Thursday, December 23, 2004

The Rule of Law, part 1

Ten Things President Bush Doesn't Want You To Know About Scalia and Thomas.


Blogger Management said...

SCALIA OPPOSES EFFORTS TO DESEGREGATE SCHOOLS: In his concurrence on Freeman v. Pitts, Scalia indicated he would favor stripping the authority of Federal courts to regulate school desegregation, "even for those schools that remain significantly segregated." [Freeman v Pitts 1992]

THOMAS FAVORS STATE-SPONSORED RELIGION: Thomas has "advanced the position" that constitutionally mandated church/state separation applies "to the federal government, but not to individual states – a position that would allow Virginia, for example, to declare a state religion." He would allow individual states to "adopt particular religions and use tax money to proselytize for them." [Elk Grove v. Newdow, 2004]

SCALIA SUPPORTS SEX DISCRIMINATION: Scalia dissented from the Court's 7-to-1 decision that rejected the Virginia Military Institute's male-only admissions policy. He called the male-only admissions standard at the school a "well-rooted" tradition. [U.S. v. Virginia, 1996]

THOMAS WOULD ALLOW THE PRESIDENT TO EFFECTIVELY WAIVE DUE PROCESS RIGHTS: In last term's confrontation over detainees in the war on terror, eight of the nine Justices squarely rejected the Bush administration's sweeping claim that it could detain citizens indefinitely as enemy combatants based merely on the executive branch's assertion of enemy combatant status. "Only Thomas supported the Bush administration's position." He claimed "due process requires nothing more than a good-faith executive determination." [Rasul v. Bush, 2004]

SCALIA AND THOMAS OPPOSE FAMILY AND MEDICAL LEAVE: The Family and Medical Leave Act "guarantees most workers up to 12 weeks of unpaid leave to care for a loved one." Last year, the Court upheld the law, but Scalia and Thomas voted to strike it down, arguing that Congress exceeded its power in passing the law. [Nevada v. Hibbs, 2003]

SCALIA AND THOMAS SUPPORT EXECUTING THE MENTALLY RETARDED: Scalia and Thomas dissented from the Court's 6-3 ruling that executing mentally retarded convicts constituted "cruel and unusual punishment." [Atkins v. Virginia, 2002]

SCALIA AND THOMAS SUPPORT BRUTALITY AGAINST PRISONERS: A recent case considered a Louisiana inmate who "was shackled and then punched and kicked by two prison guards while a supervisor looked on." The beating left the inmate "with a swollen face, loosened teeth and a cracked dental plate." The Court ruled the inmate's treatment violated the Eighth Amendment's prohibition of cruel and unusual punishment, but Scalia and Thomas dissented, arguing "the Eighth Amendment was not violated by the 'insignificant' harm the inmate suffered." In another case last year, Scalia and Thomas dissented from a 6-3 decision to ban the Alabama practice of chaining prisoners to outdoor ''hitching posts'' and abandoning them for hours without food, water, or a chance to use the bathroom. [Hudson v. McMillan, 1992; Hope v. Pelzer, 2002]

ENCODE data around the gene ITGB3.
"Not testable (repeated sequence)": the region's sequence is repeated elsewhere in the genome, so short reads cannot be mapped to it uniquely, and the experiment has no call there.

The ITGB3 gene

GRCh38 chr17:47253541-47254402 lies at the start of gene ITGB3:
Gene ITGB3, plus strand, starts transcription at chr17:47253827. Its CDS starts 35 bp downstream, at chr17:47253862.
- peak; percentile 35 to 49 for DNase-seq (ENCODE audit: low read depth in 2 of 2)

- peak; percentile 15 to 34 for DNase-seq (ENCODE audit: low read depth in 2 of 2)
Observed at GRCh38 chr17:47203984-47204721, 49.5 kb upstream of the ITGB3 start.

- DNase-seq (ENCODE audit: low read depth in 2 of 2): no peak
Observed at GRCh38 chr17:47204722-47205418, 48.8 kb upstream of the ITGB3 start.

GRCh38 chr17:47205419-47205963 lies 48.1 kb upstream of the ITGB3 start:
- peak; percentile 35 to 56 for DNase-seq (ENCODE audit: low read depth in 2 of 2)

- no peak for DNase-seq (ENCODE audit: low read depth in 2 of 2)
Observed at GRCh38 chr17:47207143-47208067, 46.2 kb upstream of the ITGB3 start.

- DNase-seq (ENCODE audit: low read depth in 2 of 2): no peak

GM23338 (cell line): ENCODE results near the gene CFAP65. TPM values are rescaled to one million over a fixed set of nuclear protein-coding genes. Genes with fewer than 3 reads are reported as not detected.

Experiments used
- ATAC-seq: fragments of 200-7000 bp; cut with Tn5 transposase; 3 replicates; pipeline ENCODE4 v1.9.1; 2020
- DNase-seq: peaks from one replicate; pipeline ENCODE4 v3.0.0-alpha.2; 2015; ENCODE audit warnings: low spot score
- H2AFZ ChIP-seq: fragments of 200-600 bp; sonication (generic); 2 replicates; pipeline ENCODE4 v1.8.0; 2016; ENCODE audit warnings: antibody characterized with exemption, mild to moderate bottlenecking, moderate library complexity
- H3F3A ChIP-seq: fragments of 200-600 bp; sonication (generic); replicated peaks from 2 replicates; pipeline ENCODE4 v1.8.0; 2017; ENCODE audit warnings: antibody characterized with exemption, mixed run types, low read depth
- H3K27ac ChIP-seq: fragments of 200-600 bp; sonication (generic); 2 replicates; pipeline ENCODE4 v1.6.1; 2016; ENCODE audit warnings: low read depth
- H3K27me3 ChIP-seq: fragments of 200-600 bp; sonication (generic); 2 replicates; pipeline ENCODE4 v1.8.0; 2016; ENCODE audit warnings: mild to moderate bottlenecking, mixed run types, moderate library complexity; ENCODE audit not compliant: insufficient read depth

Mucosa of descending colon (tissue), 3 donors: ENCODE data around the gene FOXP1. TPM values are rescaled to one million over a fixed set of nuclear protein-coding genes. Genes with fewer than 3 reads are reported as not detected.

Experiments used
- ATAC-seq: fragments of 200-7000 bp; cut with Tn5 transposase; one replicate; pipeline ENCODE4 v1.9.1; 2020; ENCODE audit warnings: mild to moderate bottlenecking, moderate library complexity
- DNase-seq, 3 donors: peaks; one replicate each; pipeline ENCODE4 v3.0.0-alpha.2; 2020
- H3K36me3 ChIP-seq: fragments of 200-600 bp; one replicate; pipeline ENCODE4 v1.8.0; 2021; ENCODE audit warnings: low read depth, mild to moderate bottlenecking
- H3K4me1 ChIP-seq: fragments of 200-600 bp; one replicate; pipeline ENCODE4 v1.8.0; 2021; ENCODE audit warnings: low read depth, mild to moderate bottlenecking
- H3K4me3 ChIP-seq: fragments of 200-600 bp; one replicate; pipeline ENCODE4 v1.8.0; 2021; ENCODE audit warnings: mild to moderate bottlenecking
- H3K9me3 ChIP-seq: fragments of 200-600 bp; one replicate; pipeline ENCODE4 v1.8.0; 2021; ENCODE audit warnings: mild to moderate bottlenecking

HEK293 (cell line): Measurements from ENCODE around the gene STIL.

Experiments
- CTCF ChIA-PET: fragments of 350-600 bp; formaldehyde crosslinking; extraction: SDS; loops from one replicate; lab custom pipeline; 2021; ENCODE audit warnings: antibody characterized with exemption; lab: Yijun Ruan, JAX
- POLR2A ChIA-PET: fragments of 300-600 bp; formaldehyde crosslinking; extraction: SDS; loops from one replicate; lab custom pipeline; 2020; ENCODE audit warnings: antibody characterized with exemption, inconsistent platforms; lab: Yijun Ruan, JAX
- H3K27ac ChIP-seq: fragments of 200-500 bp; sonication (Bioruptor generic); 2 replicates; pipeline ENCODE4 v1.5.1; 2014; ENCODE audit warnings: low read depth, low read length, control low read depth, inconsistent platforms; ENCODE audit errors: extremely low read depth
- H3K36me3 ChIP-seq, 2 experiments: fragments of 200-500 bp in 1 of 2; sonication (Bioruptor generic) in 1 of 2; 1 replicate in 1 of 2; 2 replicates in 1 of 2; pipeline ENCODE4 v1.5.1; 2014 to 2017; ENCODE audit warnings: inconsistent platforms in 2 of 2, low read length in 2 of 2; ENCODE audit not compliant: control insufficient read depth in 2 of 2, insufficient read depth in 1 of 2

SCALIA AND THOMAS SUPPORT CRIMINALIZING CONSENSUAL SEX: Scalia and Thomas dissented from the Court's 6-3 decision to strike down a Texas state "sodomy" law, "banning private consensual sex between adults of the same sex" and approvingly cited the execution of homosexuals during colonial times. Scalia lashed into the decision for pandering to the "so-called homosexual agenda." [Lawrence v. Texas, 2003]

SCALIA AND THOMAS OPPOSE FEDERAL ENVIRONMENTAL REGULATION OF POLLUTERS: Scalia and Thomas voted to strip the EPA "of the authority to prevent damaging air pollution by industries when state agencies improperly fail to do so." They dissented from the Court's decision that the EPA could make polluting companies use the "best available control technology" to limit pollution when they built new facilities. [Alaska v. EPA, 2004]

SCALIA AND THOMAS WOULD ALLOW STATES TO DISCRIMINATE AGAINST THE DISABLED: After a Tennessee man was arrested for failure to appear in court because he was unwilling to crawl or be carried up the stairs to his second-story courtroom, Scalia and Thomas argued the state was right to arrest him because the Americans with Disabilities Act could only be enforced at the federal level. [Tennessee v. Lane, 2004]

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